Sometimes children and teens hide behind a mask, feigning self confidence and boldness when in truth they feel vulnerable and are in need. These masks are hard to recognize until the cheerful and resilient youth gets into trouble, abuse substances, or have an emotional or physical outburst.
In his book Real Boys, William Pollack proposes that parents can get behind the mask with the following steps:
- Become sensitive to the early signs of a change such as substance abuse, poor grades, symptoms of depression, rowdy behavior, or becoming a perpetrator or victim of violence.
- Ask questions in a way that does not make a young person feel ashamed or afraid; instead of asking “What were you thinking?” ask, “Are you okay – what’s going on, can you tell me?”
- Accept that youth, just like adults, have their own “emotional schedules” – give the youth time to sort out their thoughts and open up to you.
- Connect through action – instead of having a sit down conversation in the living room, go for a walk or play a game, engage in an activity together that creates a connection and makes the youth feel comfortable to share.
- Share stories about your own experiences, show you can relate and empathize with the experience and associated feelings, showing that you understand and respect the youth.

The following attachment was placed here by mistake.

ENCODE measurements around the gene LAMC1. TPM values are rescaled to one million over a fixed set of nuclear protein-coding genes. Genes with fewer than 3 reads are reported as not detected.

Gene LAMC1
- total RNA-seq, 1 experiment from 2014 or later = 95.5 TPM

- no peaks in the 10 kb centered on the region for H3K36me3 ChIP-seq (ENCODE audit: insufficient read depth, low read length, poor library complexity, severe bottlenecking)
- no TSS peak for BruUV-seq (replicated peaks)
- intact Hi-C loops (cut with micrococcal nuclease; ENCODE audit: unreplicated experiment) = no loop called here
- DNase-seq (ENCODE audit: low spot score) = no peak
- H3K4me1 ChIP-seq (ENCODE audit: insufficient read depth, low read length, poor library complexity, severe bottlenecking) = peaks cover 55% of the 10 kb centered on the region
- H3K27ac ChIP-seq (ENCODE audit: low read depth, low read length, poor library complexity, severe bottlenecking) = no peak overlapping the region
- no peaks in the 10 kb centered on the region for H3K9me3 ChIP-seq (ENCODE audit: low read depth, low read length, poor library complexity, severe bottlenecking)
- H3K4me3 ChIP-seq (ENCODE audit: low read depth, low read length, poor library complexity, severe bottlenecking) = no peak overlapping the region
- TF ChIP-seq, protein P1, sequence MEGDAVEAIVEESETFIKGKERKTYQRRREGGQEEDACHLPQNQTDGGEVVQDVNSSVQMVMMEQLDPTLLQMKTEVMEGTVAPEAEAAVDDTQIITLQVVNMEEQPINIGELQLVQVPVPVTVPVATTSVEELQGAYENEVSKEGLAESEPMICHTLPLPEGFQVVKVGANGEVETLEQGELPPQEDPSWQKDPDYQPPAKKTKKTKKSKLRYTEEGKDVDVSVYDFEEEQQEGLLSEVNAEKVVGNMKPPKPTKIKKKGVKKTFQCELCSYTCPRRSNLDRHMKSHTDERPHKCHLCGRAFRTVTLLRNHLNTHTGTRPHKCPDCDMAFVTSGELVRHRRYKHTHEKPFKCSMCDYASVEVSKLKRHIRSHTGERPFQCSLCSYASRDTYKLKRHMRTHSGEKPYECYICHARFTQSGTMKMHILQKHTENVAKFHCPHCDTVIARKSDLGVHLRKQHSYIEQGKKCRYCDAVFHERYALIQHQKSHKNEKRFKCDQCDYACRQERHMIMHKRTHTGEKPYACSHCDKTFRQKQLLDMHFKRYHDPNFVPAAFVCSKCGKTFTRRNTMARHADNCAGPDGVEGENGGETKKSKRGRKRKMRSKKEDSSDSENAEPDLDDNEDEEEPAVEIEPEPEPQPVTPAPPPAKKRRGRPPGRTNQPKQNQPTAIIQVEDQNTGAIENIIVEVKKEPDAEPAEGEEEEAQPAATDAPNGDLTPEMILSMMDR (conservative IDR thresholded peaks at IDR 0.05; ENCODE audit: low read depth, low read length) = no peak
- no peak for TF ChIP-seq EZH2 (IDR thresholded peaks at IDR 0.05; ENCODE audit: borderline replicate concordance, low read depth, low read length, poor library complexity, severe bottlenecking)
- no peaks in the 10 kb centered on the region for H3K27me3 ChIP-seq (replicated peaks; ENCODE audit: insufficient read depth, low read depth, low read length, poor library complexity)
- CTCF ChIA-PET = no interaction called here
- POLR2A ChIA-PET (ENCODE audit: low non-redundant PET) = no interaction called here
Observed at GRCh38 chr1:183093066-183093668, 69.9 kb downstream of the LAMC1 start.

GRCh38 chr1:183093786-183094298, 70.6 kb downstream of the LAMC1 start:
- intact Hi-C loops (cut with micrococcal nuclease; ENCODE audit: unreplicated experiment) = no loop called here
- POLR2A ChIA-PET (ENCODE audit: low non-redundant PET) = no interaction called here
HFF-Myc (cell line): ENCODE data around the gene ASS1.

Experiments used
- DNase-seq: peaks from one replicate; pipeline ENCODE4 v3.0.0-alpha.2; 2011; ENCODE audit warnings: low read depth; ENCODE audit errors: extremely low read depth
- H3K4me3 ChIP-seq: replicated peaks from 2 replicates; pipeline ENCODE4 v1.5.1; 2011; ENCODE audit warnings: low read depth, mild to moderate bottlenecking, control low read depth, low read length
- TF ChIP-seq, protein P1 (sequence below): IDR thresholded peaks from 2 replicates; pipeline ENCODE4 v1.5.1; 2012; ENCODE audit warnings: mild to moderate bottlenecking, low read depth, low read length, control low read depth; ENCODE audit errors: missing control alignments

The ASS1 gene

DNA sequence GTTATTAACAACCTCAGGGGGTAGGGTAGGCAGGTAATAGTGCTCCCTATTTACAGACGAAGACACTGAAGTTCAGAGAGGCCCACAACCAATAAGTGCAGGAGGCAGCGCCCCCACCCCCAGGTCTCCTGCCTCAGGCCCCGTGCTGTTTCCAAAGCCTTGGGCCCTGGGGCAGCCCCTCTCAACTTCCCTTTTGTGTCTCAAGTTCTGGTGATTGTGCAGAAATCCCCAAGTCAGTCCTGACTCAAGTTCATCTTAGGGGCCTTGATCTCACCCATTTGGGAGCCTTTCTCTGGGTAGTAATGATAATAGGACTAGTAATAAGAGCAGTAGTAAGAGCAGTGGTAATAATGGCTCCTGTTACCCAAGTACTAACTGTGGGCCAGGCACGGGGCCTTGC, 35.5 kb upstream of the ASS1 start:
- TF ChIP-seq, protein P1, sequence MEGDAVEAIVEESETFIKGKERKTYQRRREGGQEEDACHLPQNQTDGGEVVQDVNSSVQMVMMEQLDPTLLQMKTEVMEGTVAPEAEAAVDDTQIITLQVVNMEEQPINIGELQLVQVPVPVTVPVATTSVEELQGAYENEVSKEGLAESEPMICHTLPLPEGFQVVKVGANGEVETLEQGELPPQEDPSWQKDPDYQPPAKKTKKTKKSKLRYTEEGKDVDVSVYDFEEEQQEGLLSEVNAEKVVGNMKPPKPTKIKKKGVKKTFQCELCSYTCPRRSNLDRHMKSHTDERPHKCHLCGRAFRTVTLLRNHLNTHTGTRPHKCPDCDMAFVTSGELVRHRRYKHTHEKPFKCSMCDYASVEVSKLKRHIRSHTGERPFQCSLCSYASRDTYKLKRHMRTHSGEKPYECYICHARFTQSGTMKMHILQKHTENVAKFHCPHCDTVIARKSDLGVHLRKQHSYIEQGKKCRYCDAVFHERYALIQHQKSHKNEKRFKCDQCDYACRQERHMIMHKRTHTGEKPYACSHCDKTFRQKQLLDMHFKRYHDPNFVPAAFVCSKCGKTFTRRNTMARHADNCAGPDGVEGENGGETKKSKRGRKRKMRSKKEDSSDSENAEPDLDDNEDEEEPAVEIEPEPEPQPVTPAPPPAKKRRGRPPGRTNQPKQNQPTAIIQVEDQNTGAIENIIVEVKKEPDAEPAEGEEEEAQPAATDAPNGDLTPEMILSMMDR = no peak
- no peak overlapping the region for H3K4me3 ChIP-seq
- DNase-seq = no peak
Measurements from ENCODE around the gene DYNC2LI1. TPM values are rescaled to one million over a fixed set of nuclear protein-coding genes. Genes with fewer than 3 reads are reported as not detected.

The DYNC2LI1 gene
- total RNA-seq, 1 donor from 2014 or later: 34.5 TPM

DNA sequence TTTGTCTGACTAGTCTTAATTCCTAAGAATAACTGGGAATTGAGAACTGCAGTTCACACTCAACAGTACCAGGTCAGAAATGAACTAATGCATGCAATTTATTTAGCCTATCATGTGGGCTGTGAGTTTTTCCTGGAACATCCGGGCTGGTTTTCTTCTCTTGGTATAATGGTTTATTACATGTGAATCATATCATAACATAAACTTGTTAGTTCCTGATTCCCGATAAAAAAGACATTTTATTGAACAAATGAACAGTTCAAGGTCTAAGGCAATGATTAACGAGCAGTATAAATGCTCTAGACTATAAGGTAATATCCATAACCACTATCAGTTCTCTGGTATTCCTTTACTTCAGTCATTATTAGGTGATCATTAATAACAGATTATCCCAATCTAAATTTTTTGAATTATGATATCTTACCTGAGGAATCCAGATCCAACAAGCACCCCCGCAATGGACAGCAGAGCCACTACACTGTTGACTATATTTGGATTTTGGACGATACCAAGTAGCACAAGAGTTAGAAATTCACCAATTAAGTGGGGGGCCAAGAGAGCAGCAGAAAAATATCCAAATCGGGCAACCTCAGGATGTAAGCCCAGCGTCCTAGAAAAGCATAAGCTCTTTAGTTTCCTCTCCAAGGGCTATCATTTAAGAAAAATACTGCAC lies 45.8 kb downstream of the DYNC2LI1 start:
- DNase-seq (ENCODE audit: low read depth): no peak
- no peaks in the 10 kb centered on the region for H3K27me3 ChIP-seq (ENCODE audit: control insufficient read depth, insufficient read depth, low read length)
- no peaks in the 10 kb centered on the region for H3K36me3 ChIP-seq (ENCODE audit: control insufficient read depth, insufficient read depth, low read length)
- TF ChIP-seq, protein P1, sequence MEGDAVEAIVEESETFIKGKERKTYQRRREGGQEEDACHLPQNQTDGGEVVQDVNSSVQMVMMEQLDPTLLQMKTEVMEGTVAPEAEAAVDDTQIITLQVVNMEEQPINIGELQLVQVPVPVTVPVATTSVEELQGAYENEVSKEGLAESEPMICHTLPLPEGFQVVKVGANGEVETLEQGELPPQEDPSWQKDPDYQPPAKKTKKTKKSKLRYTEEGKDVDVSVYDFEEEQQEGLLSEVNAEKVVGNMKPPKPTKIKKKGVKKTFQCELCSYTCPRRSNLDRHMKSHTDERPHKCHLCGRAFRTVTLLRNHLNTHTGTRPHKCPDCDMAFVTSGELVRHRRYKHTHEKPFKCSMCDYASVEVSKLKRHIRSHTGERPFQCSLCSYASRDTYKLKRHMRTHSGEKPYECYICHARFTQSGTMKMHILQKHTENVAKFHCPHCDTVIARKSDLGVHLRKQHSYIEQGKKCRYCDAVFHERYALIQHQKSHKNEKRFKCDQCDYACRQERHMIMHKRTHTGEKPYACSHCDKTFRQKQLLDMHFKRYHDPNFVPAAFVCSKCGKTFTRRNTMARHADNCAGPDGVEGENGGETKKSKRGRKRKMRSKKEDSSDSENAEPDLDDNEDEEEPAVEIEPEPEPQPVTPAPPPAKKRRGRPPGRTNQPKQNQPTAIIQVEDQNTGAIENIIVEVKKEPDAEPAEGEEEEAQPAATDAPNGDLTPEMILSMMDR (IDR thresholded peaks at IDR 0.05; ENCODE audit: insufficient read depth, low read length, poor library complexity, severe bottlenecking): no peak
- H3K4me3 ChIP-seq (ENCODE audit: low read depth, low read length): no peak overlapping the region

Schools can get behind the mask by providing you with a mentor. One of the youth in our group homes found a mentor at his high school and the relationship has made an immeasurable difference in his overall well-being. Another youth in our foster care program found a mentor at school in his football coach who has helped him develop a sense a belonging and a sense of community, and inspired this young man to invest in himself.
Everyone has the ability to make a big difference in a young person’s life. We need to be aware of changing behaviors, anticipate challenging situations and provide support, and don’t always believe that “everything’s alright.”